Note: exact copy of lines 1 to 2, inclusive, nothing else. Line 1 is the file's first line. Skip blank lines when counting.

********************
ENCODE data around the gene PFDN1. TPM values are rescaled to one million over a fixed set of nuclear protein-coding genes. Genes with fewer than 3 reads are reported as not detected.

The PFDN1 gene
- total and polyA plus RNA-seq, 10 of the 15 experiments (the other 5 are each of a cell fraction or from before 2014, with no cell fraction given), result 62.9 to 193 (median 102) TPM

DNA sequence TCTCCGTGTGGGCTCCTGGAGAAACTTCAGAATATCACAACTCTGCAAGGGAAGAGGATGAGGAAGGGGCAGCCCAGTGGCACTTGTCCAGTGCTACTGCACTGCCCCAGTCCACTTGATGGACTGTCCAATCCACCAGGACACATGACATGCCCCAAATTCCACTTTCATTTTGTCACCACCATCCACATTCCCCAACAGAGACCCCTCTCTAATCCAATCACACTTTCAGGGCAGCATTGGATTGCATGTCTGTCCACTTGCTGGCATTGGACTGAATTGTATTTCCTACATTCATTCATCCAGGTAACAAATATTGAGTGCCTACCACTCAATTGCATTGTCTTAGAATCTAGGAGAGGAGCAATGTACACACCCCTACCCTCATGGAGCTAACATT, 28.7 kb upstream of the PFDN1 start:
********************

ENCODE data around the gene PFDN1. TPM values are rescaled to one million over a fixed set of nuclear protein-coding genes. Genes with fewer than 3 reads are reported as not detected.

The PFDN1 gene